Adobe Denoise vs. DxO DeepPRIME XD…which NR algorithm is best?: Digital Photography Review

Recently we took a look at Adobe Denoise, the company’s noise reduction technology which made its debut in mid-April. The new feature can be found in Lightroom Classic v12.3, Lightroom CC v6.3 and Photoshop’s Camera Raw v15.3. We found a lot to like in its results, but when last we wrote we’d yet to evaluate how it compared to its strongest rival.

In this article, we’ll pit Adobe’s results head-to-head against those from the DeepPRIME XD denoising engine featured in DxO PhotoLab 6.6.1. DxO’s algorithms represent the pick of the field for noise processing quality. Admittedly, they’re a bit slower than those in the oft-recommended Topaz Denoise AI, but they tend to yield the best image quality overall and so are best suited to give Adobe a run for its money.

Without any further ado, let’s get down to some comparisons!

The crops in the remainder of this article come from denoised versions of these five images using both programs’ default noise reduction levels, and are shown here as the original out-of-camera JPEGs.

Adobe’s approach to workflow is a bit less versatile

It’s worth noting off the bat that Adobe and DxO take a different approach to the processing pipeline, which has some implications for your workflow. With Lightroom or Camera Raw, Denoise processing must be performed separately from the rest of your image processing; it delivers an intermediate, noise-processed DNG file from which you’ll then perform the remainder of your processing.

DxO PhotoLab can do the same thing if you choose to manually output DNGs after performing noise processing alone. That could be useful if you want to process the same set of images differently for multiple output formats while retaining the same noise reduction. Both programs take quite a while to perform their AI-based noise processing, after all, so you won’t want to repeat the NR step unless you’re actually tweaking its settings.

By eliminating the intermediate file and extra step in your workflow, DxO PhotoLab can save you processing time and disk space.

But with PhotoLab, you can also choose to perform noise processing at the same time as lens, exposure and other corrections, outputting straight to JPEGs. By eliminating the intermediate file and extra step in your workflow, PhotoLab can save you processing time and disk space (PhotoLab’s processed DNGs are routinely about 1/4 smaller in file size than those from Adobe Denoise, should you need to take that route instead of JPEGs).

Test 1: Dog (Sony ZV-E10, ISO 3200)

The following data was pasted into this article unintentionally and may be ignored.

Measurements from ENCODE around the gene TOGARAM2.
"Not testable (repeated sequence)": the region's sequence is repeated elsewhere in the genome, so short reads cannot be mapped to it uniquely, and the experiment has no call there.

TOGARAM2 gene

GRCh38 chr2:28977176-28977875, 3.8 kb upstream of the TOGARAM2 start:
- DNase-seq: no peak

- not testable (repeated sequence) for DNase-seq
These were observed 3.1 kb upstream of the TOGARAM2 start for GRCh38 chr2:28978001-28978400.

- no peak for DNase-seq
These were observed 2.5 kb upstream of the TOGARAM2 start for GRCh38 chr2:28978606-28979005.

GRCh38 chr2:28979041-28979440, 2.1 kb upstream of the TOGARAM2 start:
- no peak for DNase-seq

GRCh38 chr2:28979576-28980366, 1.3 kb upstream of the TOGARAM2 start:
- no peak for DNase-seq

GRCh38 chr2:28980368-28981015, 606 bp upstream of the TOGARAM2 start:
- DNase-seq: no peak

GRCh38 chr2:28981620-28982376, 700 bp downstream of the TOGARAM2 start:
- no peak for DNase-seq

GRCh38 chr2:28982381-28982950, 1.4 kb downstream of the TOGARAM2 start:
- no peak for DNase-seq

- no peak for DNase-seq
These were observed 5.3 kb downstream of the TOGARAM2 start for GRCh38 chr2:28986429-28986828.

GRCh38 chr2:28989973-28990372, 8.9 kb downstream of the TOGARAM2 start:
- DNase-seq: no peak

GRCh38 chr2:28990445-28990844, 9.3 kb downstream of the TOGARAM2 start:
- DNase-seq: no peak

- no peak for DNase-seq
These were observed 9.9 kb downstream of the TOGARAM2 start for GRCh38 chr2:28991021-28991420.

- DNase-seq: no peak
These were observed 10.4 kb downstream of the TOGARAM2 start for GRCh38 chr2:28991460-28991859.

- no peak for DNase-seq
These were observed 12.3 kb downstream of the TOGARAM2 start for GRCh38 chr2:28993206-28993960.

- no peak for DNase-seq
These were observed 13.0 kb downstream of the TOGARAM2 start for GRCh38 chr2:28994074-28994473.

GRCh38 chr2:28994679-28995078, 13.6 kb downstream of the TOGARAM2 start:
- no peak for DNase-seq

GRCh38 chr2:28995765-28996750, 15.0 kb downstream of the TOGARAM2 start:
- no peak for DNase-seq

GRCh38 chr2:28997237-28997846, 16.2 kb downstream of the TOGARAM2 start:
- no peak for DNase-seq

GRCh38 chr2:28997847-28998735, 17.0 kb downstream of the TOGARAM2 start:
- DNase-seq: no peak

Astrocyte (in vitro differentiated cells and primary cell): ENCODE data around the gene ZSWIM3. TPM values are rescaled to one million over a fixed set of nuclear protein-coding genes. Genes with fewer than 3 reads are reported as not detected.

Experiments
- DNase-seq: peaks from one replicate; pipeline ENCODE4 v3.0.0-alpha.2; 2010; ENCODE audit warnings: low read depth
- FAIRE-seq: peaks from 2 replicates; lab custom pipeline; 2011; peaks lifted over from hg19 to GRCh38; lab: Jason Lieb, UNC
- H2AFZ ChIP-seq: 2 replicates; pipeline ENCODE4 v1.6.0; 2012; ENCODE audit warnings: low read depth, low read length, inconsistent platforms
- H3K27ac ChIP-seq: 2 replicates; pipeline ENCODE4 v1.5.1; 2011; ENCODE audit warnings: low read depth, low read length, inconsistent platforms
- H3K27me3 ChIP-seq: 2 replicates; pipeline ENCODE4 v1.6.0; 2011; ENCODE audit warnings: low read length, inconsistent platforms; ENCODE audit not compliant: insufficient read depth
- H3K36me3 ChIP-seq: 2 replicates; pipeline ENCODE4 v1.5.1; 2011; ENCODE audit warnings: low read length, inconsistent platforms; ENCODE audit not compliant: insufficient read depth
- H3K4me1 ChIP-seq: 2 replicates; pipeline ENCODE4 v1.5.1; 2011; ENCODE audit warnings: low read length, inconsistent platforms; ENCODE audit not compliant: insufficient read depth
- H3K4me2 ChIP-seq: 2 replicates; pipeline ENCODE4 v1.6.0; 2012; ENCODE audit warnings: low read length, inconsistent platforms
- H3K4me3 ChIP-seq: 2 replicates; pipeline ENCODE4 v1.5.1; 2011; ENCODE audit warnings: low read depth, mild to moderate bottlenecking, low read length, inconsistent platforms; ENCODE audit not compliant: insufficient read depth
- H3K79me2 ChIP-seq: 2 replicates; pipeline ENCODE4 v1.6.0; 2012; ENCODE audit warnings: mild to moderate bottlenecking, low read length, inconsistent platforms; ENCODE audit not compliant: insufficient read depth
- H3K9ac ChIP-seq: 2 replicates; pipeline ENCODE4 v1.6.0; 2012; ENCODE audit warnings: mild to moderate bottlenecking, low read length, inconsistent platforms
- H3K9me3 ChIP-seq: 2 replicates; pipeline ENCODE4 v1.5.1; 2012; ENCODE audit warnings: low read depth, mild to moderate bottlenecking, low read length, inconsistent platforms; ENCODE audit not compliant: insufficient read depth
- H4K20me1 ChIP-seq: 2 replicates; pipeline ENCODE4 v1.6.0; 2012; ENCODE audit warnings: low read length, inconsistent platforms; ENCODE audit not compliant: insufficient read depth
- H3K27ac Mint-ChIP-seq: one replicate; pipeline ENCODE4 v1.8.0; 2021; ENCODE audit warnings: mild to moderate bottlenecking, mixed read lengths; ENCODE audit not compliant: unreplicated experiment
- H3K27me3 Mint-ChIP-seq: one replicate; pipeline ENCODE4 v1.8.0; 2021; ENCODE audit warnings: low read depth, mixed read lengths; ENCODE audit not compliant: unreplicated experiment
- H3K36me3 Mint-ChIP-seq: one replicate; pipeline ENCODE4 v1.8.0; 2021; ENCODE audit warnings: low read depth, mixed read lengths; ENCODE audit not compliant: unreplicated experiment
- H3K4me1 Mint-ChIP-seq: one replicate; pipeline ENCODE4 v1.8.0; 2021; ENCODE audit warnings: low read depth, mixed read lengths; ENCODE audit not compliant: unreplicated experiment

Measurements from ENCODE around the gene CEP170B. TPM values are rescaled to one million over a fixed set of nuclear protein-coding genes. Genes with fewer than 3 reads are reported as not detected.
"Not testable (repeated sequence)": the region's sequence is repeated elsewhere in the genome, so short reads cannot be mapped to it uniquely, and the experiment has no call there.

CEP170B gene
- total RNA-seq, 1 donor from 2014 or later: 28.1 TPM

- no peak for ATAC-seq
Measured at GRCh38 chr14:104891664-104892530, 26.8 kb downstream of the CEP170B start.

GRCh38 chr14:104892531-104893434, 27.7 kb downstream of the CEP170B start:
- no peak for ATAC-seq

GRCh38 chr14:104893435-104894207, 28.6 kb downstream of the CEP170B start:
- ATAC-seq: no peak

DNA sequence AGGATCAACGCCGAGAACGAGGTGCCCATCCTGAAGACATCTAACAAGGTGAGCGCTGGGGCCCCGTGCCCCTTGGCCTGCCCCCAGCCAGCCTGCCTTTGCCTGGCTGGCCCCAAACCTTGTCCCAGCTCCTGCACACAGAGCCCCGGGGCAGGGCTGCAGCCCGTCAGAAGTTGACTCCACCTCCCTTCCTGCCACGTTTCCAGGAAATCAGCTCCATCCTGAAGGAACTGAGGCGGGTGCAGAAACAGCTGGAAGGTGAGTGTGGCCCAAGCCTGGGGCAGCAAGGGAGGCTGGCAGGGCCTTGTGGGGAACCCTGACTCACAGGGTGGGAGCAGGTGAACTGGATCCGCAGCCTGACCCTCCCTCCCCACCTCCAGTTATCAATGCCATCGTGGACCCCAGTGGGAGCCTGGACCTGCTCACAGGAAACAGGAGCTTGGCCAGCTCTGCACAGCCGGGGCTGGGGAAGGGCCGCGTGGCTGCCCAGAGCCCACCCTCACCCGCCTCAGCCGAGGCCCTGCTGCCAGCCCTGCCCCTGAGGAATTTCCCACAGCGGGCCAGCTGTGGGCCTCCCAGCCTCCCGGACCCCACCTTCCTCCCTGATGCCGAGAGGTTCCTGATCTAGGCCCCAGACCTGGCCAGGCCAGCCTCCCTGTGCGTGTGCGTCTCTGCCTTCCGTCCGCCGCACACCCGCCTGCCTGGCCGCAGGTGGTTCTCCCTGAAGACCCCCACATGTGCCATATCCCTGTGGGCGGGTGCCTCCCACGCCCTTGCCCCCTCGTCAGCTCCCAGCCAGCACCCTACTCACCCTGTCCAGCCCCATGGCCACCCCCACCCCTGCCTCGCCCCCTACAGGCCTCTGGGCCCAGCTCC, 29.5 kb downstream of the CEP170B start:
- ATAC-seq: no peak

As we begin our head-to-head contests, remember that you can click each crop to see the full-size denoised image.

Adobe Denoise DxO DeepPRIME XD

Comparing the two versions of this shot from our Sony ZV-E10 review side by side, it isn’t easy to see a lot of difference between the Adobe and DxO result in the dog’s face. Both are noticeably crisper in the fur than the out-of-camera JPEG, but there’s only a razor-thin margin between the two denoised variants.

But if you look more closely you’ll spot some differences elsewhere, specifically in the lower-contrast regions. Look for example at the fine woodgrain patterns in the in-focus areas of the floor or the finer fur in the dog’s paws or near the tips of its ears and you’ll discern just a little more detail and contrast in the DxO DeepPRIME XD version.

It’s a very close thing, though. The biggest difference between the two shots in terms of noise and detail levels is that Adobe retains a little bit of fine (and quite natural-looking) grain by default, whereas DxO yields an almost noise-free result. This is most visible in the well-blurred bokeh areas of the image.

Test 2: City (Canon EOS R10, ISO 6400)

Adobe Denoise DxO DeepPRIME XD

Next, let’s step up the sensitivity range a bit to ISO 6400 with a shot from our Canon EOS R10 review. Here, the differences are a little easier to find. Again we can see that Adobe retains a bit more of the fine grain, which is especially noticeable in the flat areas of the lighter-colored buildings like the one at the very center of the shot.

In this same building, we can also see that DxO’s DeepPRIME XD algorithm has restored more of the very fine lines in the paneling than did Adobe. The same is true for the patterns of the brick textures in the building in front of it, which were barely even visible in the out-of-camera JPEG.

You can also better make out the phone number in the Premiere on Pine building just above and left of center in the full image. Pretty much everywhere in the shot, DxO’s result feels crisper than Adobe’s version, thanks to greater local contrast. It also has a bit more saturation across the board, even if Adobe’s version still feels far less washed out than the out-of-camera JPEG.

Test 3: Portrait (Sony a7R V, ISO 8000)

Adobe Denoise DxO DeepPRIME XD

Our third sample comes courtesy of our Sony a7R V review and was shot at ISO 8000. In this crop DxO pulls back just a little more of the finest detail in the skin textures. You can see the same elsewhere too, especially in the subject’s forehead, nose and foreground cheek.